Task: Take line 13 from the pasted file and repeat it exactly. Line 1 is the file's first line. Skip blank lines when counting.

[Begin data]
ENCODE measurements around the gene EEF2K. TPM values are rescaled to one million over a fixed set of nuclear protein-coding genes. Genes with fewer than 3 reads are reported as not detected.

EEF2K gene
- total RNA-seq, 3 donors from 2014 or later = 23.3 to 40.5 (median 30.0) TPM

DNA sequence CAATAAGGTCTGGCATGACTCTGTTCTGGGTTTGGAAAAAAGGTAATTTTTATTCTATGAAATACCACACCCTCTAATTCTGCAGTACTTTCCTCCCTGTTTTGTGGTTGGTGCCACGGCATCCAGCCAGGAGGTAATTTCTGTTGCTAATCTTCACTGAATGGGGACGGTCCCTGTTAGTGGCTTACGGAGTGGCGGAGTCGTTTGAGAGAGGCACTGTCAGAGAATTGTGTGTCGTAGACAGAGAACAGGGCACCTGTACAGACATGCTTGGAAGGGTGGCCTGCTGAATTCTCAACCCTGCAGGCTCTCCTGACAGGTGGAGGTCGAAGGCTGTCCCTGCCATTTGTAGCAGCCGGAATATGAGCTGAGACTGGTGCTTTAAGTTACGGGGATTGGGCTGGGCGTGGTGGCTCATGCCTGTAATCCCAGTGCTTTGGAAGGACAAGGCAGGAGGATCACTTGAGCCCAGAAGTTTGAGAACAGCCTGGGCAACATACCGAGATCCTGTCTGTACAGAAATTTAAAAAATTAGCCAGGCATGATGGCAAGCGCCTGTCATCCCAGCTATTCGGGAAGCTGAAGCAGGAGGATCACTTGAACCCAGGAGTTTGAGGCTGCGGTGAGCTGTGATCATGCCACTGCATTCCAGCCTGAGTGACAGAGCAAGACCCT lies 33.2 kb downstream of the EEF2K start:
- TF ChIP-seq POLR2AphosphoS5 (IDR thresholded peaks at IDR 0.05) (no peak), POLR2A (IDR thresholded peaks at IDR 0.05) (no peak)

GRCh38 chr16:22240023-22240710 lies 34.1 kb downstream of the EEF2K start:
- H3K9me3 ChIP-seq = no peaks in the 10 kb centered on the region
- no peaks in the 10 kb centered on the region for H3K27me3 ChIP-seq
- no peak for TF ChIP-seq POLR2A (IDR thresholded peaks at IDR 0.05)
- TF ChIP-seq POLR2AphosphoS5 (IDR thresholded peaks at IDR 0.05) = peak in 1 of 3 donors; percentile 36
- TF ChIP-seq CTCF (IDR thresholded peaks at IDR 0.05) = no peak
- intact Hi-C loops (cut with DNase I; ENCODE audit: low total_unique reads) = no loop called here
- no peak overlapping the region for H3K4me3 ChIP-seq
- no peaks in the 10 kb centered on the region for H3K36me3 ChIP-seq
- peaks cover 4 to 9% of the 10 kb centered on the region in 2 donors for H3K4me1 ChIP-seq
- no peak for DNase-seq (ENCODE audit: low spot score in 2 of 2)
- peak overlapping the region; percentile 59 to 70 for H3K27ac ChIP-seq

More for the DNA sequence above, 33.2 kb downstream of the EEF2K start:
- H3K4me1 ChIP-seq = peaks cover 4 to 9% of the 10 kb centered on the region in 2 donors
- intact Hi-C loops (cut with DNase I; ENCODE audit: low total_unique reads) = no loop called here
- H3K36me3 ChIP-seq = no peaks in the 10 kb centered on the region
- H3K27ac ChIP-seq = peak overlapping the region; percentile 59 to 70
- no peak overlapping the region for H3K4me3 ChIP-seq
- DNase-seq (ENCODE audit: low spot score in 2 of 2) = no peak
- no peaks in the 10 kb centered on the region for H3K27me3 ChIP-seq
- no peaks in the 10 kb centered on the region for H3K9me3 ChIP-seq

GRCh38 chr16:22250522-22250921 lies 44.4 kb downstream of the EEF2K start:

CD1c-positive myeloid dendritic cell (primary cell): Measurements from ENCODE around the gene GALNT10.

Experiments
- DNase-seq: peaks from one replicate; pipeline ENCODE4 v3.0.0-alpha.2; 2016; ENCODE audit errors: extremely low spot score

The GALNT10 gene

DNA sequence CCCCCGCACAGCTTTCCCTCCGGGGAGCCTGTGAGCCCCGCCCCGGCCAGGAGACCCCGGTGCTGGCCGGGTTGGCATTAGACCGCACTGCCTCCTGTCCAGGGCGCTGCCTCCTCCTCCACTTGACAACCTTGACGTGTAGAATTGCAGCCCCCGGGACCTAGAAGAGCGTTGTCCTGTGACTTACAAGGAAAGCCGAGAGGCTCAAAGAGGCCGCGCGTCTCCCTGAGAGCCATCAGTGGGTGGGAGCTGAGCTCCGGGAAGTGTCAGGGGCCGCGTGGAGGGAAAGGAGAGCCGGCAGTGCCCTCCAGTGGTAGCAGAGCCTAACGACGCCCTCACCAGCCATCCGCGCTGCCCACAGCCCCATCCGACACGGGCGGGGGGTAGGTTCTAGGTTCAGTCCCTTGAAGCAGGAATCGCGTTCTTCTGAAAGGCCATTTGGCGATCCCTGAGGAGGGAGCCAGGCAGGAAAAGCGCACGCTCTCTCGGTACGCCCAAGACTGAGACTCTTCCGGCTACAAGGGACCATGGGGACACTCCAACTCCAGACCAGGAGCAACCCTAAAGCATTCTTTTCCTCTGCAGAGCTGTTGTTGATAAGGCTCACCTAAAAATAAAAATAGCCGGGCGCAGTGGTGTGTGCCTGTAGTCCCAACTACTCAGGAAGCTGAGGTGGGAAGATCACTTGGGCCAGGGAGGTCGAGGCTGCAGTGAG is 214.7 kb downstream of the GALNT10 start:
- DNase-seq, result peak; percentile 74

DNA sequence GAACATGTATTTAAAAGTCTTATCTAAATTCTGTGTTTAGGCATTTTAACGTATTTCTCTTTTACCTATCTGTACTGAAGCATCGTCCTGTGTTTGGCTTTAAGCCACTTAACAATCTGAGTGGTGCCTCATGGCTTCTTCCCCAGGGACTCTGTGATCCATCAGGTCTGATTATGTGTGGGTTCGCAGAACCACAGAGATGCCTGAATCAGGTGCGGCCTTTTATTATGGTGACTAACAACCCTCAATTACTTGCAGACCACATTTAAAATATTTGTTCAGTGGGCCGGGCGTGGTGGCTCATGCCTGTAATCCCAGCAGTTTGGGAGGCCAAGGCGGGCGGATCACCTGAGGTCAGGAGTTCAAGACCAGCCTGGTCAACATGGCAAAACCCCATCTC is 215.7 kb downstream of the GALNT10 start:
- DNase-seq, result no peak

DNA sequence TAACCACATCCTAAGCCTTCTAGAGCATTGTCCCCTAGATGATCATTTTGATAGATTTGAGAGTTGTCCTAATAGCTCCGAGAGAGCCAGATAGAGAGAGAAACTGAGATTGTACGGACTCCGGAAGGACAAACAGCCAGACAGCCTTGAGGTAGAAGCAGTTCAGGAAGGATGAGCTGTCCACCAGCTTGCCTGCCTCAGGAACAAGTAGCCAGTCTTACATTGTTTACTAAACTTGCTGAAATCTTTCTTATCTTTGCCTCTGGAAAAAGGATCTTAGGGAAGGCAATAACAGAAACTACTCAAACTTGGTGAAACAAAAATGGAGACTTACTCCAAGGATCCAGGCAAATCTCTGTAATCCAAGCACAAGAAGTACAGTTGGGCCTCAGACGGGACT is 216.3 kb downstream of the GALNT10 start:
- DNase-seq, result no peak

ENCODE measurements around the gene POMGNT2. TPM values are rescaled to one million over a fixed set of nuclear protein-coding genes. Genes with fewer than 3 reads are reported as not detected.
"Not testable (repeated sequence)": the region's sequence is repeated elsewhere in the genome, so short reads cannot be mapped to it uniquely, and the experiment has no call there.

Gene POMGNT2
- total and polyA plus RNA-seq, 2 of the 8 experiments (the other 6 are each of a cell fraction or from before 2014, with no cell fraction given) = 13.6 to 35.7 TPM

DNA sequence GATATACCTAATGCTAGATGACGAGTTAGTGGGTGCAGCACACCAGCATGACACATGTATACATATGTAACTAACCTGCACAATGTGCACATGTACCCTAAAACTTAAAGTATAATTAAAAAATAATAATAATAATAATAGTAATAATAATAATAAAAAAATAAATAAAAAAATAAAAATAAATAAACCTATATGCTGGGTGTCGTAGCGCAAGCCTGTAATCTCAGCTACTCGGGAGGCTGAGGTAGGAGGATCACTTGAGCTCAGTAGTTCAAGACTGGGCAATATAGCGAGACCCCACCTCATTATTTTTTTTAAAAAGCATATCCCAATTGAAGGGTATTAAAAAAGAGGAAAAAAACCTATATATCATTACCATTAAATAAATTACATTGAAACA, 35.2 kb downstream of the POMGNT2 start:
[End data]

- no peak overlapping the region for H3K4me3 ChIP-seq